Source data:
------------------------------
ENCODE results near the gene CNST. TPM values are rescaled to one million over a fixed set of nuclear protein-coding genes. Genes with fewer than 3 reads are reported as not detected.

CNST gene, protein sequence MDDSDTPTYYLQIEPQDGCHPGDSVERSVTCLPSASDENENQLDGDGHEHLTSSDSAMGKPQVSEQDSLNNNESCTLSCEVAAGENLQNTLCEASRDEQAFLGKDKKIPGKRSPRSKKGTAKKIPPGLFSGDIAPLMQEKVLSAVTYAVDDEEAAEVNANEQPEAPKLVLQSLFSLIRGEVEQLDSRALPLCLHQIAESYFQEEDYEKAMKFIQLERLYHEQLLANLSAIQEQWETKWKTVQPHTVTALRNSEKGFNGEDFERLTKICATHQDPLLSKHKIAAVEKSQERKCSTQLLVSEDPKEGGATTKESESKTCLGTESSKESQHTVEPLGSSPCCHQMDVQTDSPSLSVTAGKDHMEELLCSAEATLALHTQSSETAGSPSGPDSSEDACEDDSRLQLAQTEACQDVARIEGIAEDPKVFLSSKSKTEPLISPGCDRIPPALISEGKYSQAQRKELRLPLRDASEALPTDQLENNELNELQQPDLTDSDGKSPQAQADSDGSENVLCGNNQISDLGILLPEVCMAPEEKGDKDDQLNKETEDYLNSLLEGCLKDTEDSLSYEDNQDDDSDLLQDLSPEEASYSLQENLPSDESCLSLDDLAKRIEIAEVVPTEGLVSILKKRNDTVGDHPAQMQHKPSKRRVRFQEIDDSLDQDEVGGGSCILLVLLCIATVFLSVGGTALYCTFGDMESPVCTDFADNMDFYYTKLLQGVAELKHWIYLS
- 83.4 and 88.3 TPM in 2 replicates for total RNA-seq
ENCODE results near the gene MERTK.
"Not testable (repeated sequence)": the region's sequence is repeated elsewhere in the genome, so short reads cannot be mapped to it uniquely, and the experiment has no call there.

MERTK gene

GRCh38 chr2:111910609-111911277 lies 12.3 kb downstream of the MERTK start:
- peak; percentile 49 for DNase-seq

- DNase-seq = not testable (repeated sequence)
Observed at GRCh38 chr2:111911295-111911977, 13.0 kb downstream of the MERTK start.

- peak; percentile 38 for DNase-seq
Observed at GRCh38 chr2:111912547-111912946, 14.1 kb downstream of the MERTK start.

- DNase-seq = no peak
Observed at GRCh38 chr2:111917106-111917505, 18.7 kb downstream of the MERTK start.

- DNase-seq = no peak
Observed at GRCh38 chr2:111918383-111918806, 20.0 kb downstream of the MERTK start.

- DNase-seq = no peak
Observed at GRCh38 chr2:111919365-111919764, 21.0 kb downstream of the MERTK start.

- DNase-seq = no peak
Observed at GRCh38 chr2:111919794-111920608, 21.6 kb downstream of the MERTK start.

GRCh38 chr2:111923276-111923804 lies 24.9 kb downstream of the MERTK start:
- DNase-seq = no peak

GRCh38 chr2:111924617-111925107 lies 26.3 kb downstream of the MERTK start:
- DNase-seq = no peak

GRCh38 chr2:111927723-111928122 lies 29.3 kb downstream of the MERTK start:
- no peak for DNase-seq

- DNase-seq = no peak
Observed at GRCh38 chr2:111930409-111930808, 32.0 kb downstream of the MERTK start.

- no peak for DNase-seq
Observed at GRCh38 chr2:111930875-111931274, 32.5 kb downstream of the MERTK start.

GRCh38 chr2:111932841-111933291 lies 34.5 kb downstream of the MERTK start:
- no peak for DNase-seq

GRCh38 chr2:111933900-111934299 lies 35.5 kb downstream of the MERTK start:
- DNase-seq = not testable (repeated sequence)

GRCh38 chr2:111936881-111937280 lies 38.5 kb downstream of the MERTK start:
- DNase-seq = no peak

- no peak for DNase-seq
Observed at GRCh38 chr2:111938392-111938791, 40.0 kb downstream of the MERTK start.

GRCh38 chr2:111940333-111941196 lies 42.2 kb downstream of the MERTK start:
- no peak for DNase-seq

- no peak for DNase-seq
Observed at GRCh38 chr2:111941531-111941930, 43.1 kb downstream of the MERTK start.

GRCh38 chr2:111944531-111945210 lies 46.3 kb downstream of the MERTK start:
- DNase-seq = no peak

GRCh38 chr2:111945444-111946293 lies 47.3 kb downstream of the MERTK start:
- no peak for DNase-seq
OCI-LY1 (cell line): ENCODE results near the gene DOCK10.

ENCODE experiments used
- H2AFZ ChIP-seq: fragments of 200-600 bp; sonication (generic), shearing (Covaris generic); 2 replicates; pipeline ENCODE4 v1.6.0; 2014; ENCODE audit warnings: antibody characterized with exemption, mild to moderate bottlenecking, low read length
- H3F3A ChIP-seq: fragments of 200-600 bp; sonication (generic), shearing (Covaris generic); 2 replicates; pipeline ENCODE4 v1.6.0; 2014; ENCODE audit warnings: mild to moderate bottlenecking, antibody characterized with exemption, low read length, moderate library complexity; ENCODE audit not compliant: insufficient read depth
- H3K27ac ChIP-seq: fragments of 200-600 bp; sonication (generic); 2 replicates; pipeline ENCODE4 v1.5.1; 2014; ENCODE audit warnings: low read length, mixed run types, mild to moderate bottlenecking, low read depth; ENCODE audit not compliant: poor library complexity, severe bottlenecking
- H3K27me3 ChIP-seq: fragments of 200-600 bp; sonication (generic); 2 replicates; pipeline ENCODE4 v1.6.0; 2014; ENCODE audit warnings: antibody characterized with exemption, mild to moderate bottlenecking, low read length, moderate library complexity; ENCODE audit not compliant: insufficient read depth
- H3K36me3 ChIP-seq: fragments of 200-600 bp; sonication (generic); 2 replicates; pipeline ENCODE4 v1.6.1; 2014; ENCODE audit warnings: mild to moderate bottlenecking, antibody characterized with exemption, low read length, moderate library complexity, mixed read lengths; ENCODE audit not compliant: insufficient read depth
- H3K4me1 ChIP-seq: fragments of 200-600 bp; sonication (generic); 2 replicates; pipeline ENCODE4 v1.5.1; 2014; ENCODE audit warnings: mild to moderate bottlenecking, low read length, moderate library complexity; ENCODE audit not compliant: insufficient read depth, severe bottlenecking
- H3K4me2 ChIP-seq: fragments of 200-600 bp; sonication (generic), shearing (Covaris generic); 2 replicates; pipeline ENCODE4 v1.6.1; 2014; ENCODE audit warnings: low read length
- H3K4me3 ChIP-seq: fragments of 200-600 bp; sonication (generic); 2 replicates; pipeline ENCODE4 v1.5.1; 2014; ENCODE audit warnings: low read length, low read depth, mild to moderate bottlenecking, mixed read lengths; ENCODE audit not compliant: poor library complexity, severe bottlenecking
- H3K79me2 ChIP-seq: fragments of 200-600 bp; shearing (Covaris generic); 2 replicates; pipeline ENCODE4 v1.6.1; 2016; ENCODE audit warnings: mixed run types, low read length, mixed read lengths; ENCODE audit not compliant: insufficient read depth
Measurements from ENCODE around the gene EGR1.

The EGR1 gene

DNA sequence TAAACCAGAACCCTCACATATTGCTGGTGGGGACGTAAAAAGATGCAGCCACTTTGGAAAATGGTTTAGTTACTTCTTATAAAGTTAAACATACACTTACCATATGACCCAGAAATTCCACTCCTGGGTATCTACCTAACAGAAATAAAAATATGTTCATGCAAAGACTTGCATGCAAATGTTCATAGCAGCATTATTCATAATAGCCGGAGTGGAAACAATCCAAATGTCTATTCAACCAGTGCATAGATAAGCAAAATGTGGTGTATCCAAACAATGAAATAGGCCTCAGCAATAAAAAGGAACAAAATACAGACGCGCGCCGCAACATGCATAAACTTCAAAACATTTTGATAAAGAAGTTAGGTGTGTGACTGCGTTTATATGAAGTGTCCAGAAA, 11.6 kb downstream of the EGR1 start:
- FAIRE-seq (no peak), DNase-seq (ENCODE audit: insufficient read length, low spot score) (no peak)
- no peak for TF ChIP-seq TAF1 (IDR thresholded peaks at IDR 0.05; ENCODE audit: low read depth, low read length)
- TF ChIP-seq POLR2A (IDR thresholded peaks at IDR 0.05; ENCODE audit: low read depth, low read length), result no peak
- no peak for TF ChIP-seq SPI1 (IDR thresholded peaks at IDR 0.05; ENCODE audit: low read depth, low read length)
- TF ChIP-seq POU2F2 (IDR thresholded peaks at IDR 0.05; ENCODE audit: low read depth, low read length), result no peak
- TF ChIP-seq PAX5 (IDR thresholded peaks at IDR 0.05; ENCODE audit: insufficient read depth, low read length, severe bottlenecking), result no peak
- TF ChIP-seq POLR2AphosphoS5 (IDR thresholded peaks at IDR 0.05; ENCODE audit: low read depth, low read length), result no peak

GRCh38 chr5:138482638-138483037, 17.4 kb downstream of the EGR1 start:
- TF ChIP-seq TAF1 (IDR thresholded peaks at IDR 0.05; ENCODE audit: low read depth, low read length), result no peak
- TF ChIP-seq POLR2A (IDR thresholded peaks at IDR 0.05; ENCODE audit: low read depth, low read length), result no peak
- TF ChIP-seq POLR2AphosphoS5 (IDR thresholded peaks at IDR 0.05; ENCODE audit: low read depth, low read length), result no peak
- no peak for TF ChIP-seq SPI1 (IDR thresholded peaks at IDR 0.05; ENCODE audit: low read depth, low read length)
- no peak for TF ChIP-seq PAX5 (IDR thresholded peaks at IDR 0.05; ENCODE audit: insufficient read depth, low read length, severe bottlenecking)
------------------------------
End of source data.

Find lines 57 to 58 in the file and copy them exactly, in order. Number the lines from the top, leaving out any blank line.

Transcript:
- H3K79me2 ChIP-seq: fragments of 200-600 bp; shearing (Covaris generic); 2 replicates; pipeline ENCODE4 v1.6.1; 2016; ENCODE audit warnings: mixed run types, low read length, mixed read lengths; ENCODE audit not compliant: insufficient read depth
Measurements from ENCODE around the gene EGR1.